SEATTLE - It's been one month since a drive-by shooting injured a man and sent a bullet through the window of a daycare near the corner of 23rd Ave S and S Jackson Street in Seattle. The shooting was captured on camera outside the A 4 Apple Learning Center. Inside, children had to army-crawl to safety.
On Tuesday night, those who live and work in the Central District came together to talk about safety in the area and how to improve it. It was the second meeting of the community safety group, and it was standing-room only.
"I try to make sure I represent all cultures on the mural," said Appollonia "Apple" Washington, co-owner of A 4 Apple Learning Center, pointing to the painted glass at her daycare center.
Washington replaced the window that was damaged during the drive-by shooting last month. The artist who created the original mural for the daycare's windows came back to repaint the glass with new symbolism.
"I told her I wanted a dove on there to represent no violence, so she added it. I was so excited," Washington said.
Her message, for the community to stop the violence, resonated at Tuesday's packed community safety meeting.
"I can’t dwell on the bullet coming through the window, even though it’s frustrating," said Washington.
Meeting organizers say change is happening, with organizations already putting boots on the ground near the intersection of 23rd and Jackson.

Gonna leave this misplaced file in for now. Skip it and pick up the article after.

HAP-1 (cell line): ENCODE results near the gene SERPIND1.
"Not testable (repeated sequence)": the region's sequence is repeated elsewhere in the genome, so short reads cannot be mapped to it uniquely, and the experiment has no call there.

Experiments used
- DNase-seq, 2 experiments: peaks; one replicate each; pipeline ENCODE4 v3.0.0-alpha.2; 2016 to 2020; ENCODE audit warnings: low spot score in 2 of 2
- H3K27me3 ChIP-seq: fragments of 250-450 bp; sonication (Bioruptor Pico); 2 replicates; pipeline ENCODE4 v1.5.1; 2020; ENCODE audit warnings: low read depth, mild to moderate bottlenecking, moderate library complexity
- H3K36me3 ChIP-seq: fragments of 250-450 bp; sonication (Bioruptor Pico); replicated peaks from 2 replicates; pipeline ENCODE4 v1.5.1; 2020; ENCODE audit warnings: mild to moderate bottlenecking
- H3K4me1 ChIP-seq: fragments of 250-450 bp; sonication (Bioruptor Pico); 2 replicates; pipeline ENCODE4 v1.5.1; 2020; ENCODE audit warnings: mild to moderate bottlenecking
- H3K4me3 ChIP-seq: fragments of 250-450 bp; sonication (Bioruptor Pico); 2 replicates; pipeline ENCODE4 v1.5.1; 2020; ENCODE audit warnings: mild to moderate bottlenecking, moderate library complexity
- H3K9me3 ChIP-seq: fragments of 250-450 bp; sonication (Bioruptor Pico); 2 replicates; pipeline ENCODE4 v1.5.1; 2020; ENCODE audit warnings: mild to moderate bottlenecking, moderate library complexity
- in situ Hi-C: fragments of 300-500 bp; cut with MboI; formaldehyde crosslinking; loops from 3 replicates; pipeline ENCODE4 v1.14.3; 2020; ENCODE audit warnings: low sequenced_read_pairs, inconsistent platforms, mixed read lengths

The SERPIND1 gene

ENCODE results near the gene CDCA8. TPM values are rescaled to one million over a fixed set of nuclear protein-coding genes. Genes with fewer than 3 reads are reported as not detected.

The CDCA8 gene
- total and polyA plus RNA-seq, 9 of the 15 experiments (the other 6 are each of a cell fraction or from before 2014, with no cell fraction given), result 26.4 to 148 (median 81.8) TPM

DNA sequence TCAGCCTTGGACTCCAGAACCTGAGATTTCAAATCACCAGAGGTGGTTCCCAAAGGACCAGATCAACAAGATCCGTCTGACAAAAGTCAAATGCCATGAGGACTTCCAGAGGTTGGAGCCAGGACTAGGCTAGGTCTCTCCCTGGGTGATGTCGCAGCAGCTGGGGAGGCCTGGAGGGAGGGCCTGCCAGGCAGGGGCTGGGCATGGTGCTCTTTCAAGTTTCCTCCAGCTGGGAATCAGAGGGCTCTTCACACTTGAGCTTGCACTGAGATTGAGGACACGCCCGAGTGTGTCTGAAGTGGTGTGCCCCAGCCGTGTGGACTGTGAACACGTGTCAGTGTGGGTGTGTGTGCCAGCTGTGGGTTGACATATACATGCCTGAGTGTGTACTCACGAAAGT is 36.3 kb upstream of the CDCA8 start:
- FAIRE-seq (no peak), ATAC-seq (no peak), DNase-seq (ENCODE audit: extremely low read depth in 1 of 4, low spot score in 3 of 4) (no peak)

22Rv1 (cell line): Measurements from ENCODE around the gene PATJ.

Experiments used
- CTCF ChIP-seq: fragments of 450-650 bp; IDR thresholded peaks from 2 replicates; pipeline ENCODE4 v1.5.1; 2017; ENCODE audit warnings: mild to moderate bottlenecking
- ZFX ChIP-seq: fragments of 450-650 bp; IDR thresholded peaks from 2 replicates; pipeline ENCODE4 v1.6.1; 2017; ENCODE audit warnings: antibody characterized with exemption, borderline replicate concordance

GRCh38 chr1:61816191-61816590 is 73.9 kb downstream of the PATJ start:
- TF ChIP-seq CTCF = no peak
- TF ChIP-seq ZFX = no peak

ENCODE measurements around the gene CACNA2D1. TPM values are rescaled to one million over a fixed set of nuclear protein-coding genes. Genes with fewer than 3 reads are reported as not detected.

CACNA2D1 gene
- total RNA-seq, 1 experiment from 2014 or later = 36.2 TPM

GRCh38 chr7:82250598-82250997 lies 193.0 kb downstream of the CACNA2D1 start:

"Community Passageways has been showing their faces, making sure they are in the parking lot, activating the space," said Washington.
The Community Passageways CEO says the organization also plans to add more trained teams to provide outreach to the community and local schools.
"We just got over here, back into the CD, a few months ago. Now it’s time for us to really be visible," said Dominique Davis, CEO and Founder of Community Passageways.
Newly elected District 3 City Councilmember Joy Hollingsworth also pledged Tuesday to use city resources to help make the area safer.
"We know we’ve had issues with this corner for a long time, now it’s time to activate this corner," said Hollingsworth.
As far as what's already been done to improve the area, changes at a bus stop near the daycare are making a difference. It's a stop where Washington said open drug use was prevalent before. She says the benches were moved away from the shelter overhang. The relocation of the seating has stopped some of the past loitering and drug consumption that used to be a common occurrence at that particular bus stop.
"Now what Metro needs to do is flip that bus stop around, so that the city can see the bus stop, just like they did across the street, and it needs to be lit up," said Washington.
Washington has also installed a new, locking gate outside her daycare.
"All the parents were like, ‘Oh we love these’," she said, showing off the new gate.
She's also applying for a grant to help pay for the installation of bullet-proof glass. She hopes monthly meetings keep the momentum going.
"It took a bullet to go through our learning center for everyone to be activated," said Washington.
The community discussed other potential goals to improve safety in the area. One speaker suggested working towards creating a Business Improvement Area and installing better lighting. Meeting organizers say there is also still more work to do with the owner of a large parking lot that sits near the daycare and other businesses.
The meetings will continue monthly, with everyone in the community welcome and encouraged to attend.